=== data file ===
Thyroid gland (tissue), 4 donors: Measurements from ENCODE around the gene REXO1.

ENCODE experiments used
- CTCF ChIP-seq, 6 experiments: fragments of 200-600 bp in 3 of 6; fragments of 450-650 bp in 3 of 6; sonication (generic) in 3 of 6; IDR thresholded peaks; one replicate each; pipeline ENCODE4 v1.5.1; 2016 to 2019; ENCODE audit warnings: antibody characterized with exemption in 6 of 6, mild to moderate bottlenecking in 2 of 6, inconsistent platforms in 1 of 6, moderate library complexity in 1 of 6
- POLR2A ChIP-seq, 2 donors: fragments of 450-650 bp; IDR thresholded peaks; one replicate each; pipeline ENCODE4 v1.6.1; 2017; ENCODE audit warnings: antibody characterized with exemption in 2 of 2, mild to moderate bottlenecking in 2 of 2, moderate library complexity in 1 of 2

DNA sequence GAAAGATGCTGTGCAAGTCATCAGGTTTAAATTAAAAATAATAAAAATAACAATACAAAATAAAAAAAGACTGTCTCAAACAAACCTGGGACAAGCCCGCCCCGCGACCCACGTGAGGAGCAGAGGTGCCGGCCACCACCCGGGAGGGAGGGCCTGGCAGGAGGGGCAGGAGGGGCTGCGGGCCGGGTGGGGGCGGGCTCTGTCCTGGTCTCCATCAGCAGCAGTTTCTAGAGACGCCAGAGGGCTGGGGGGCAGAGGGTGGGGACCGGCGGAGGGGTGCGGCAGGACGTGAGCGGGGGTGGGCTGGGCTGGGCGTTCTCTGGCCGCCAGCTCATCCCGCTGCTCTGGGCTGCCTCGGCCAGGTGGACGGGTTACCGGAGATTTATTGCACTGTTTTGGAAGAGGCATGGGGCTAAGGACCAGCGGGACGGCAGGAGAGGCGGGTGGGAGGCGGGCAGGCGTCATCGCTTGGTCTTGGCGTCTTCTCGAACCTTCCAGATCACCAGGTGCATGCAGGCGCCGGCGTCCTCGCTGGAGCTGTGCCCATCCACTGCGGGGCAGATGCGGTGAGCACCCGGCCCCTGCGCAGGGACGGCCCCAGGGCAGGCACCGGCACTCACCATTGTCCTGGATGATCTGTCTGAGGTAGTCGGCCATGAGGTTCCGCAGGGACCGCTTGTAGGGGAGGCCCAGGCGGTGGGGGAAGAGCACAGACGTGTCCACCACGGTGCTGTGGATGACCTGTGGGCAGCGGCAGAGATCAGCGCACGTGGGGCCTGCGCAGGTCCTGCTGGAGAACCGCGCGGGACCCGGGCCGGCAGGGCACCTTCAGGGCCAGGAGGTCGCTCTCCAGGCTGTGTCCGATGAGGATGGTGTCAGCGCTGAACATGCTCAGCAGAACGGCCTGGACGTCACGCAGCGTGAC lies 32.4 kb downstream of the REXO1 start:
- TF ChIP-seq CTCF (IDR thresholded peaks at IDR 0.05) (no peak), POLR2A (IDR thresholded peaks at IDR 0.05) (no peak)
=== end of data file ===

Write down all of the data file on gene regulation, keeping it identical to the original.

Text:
Thyroid gland (tissue), 4 donors: Measurements from ENCODE around the gene REXO1.

ENCODE experiments used
- CTCF ChIP-seq, 6 experiments: fragments of 200-600 bp in 3 of 6; fragments of 450-650 bp in 3 of 6; sonication (generic) in 3 of 6; IDR thresholded peaks; one replicate each; pipeline ENCODE4 v1.5.1; 2016 to 2019; ENCODE audit warnings: antibody characterized with exemption in 6 of 6, mild to moderate bottlenecking in 2 of 6, inconsistent platforms in 1 of 6, moderate library complexity in 1 of 6
- POLR2A ChIP-seq, 2 donors: fragments of 450-650 bp; IDR thresholded peaks; one replicate each; pipeline ENCODE4 v1.6.1; 2017; ENCODE audit warnings: antibody characterized with exemption in 2 of 2, mild to moderate bottlenecking in 2 of 2, moderate library complexity in 1 of 2

DNA sequence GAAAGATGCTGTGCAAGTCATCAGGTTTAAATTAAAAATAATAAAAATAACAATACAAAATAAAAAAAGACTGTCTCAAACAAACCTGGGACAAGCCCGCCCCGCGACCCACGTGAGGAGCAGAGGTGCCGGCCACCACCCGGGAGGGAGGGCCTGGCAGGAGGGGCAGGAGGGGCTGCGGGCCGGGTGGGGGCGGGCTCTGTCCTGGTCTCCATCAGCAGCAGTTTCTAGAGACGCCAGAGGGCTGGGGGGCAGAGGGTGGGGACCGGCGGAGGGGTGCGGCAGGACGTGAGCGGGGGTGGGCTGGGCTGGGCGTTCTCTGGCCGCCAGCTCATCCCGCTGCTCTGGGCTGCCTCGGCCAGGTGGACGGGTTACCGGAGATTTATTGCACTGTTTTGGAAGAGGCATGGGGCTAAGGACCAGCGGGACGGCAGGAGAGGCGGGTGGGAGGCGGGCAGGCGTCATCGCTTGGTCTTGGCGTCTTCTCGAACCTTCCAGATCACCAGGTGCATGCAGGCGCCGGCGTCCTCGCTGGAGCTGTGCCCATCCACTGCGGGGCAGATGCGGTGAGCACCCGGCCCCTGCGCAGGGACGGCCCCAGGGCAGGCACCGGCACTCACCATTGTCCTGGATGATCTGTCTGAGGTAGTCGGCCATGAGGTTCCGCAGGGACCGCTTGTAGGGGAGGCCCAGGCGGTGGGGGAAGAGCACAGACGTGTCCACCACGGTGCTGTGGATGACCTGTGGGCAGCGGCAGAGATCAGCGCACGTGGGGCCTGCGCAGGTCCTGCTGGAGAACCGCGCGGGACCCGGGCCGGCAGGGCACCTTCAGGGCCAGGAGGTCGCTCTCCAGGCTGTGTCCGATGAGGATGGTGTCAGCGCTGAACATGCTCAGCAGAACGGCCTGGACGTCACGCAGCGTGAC lies 32.4 kb downstream of the REXO1 start:
- TF ChIP-seq CTCF (IDR thresholded peaks at IDR 0.05) (no peak), POLR2A (IDR thresholded peaks at IDR 0.05) (no peak)